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As an American, Brexit makes me fear for my country


Populism is unravelling Europe; don’t let it claim the United States too

Like many across the UK – 48 percent of the population, to be precise – I was devastated this morning, at 4:40 am, when the BBC called the EU referendum results in favour of Leave. The country I have come to love as much as my country of birth had swiftly rejected decades of efforts to establish peace and prosperity in Europe.

I am an immigrant to the UK, originally from the United States. I moved here seven and a half years ago, married a British citizen, and got my own citizenship as soon as I could, three years later. Until recent weeks, I have always felt welcome here, and have done my best to contribute to British society. I have three children who are British citizens, have worked and paid taxes, been politically active, volunteered in my local community, and given money to charity.

The Britain that I chose to embrace reflected my own values, and was part of Europe. I believed it was a place where my children would have every opportunity to flourish and be part of this globalised world. The referendum results threaten the very values that drew me here in the first place, and make me call into question everything I believed to be true about this country. When I posted today on Twitter that I had broken down explaining to my kid what had happened to his country and his future, for the first time in seven years of living here I was told to “go home”.

As a dual US/UK national, my nightmare is not confined to Brexit. Both of my countries are at risk of succumbing to this dangerous brand of populism. The same politics of hate that have divided British society and are unravelling Europe are also rearing their ugly head in the US. Following a campaign similarly vitriolic to the Brexit debate in the UK, in November, Americans will go to the polls for the most divisive presidential election in modern US history, with their choice almost certainly now narrowed down to Hillary Clinton or Donald Trump.

Watching from a distance, I – along with much of the world – have been baffled as Trump, who first seemed to be somewhat of a bad joke, grew in popularity month after month. We wondered how this could happen – how someone whose talking points have been little more than venomous sound bites, whose platform has lacked coherence and plausibility, could possibly gain this much support in a country built on the values of civil rights and fundamental freedoms.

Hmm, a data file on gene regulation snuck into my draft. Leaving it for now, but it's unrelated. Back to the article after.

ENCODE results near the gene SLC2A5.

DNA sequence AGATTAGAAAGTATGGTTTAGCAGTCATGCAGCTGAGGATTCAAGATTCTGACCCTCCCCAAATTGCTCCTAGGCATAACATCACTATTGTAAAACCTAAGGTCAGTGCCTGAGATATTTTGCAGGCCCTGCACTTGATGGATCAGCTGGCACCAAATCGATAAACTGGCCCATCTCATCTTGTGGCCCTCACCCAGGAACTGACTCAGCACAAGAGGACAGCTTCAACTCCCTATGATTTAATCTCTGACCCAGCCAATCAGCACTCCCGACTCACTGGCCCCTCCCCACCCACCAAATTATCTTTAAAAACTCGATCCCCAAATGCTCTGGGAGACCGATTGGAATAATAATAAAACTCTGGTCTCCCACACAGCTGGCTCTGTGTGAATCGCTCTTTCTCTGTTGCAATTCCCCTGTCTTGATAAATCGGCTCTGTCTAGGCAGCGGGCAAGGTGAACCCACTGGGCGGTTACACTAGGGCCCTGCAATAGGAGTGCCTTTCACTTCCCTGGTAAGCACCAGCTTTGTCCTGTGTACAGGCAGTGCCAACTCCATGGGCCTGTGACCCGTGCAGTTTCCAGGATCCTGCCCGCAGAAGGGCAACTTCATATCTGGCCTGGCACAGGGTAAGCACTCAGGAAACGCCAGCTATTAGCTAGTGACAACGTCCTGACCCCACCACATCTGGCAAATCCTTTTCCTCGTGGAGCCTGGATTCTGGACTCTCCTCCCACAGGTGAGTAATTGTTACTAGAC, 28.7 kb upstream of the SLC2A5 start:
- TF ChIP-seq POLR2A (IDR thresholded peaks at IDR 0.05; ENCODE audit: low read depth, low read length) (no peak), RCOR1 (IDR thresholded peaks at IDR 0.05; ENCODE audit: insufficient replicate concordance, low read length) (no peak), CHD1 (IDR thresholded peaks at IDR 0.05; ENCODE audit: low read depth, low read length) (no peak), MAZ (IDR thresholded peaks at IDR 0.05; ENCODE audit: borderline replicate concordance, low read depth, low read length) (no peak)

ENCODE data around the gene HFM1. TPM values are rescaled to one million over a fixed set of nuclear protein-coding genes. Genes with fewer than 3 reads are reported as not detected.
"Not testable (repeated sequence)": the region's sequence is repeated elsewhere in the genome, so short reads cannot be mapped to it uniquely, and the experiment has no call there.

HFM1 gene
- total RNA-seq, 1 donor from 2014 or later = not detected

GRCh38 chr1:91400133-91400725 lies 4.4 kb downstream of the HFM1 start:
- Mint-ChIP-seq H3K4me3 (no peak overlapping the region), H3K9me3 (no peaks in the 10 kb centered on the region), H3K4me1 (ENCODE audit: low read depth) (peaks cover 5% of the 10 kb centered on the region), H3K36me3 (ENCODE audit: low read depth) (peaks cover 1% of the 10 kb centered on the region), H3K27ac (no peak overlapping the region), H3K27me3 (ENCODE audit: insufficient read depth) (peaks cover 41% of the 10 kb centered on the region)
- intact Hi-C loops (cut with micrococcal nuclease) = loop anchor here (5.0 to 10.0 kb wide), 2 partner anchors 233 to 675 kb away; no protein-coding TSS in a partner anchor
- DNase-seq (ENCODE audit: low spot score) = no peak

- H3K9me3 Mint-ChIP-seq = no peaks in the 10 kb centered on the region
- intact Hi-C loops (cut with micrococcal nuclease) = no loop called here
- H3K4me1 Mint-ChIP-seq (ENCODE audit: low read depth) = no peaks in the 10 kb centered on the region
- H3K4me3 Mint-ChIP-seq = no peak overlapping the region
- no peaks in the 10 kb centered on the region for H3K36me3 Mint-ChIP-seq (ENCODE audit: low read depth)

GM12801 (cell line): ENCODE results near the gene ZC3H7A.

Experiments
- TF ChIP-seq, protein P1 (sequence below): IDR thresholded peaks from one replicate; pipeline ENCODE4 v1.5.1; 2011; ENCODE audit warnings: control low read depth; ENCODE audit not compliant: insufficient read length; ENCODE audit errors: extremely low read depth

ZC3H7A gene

Now, sadly, the UK has experienced firsthand how that can happen – how hateful and divisive rhetoric can appeal to the disaffected, how the protest vote, however irrational, can win. To add insult to injury, today Trump himself arrived in Scotland – now likely facing another referendum to leave the UK as Scotland voted overwhelmingly to remain in the EU – insensitively proclaiming that it was a “great thing” that the British people have “taken back their country”, adding on Twitter: “They took their country back, just like we will take America back. No games!”.

As I grieve for the loss of the future I had planned for my children in a UK that was part of Europe, Trump’s comments on my country of birth – a place where I wish to live again – strike me as a threat. He is tauntingly suggesting that the US will be the next domino to topple in a chain with potentially enormous repercussions. Populist politicians in France, the Netherlands, Italy, Sweden, and Denmark have already commended the UK referendum results and suggested that they should hold their own votes. The stability of Europe is at stake.

The political mood in both the UK and the US has become decidedly anti-establishment, leading voters to make reckless decisions as a form of protest, goaded by populist politicians who will seemingly do or say anything to win votes from the disaffected. The EU referendum vote struck me not as a vote for anything in particular, but a vote for ‘not EU’ at any cost. Before the dust has even settled, campaign promises have already been broken – such as the £350 million UKIP leader Nigel Farage suggested should be spent on the NHS instead of the EU, which he has now said was “a mistake”.

For many Trump supporters in the US, it seems that he is also the protest vote. Despite his elite status, immense wealth, and now endorsement by the Republican establishment, somehow Trump comes off as the “anti-establishment” candidate, while Clinton is villainised for the very experience that qualifies her for the office. No matter how outrageous Trump’s proposals, no matter how offensive – or even downright dangerous – his statements, he continues to grow in popularity.

Now, with Europe beginning to unravel, a stable US is even more vital than before. American politicians should take heed of the lesson of Brexit, and address the very real concerns of the masses who feel so disenfranchised that they are fighting the system at any cost. American voters should seriously consider the precious freedoms that are at stake, and choose carefully – not just for their present, but for their future, and for that of the whole world.

As an American voter, I feel the weight of that responsibility now more than ever before. Watching the election from across the Atlantic, and considering the prospect of returning to the US in the wake of Brexit, I seriously hope that my land of the free will remain just that after November.

Rebecca Vincent is a writer, human rights activist and former diplomat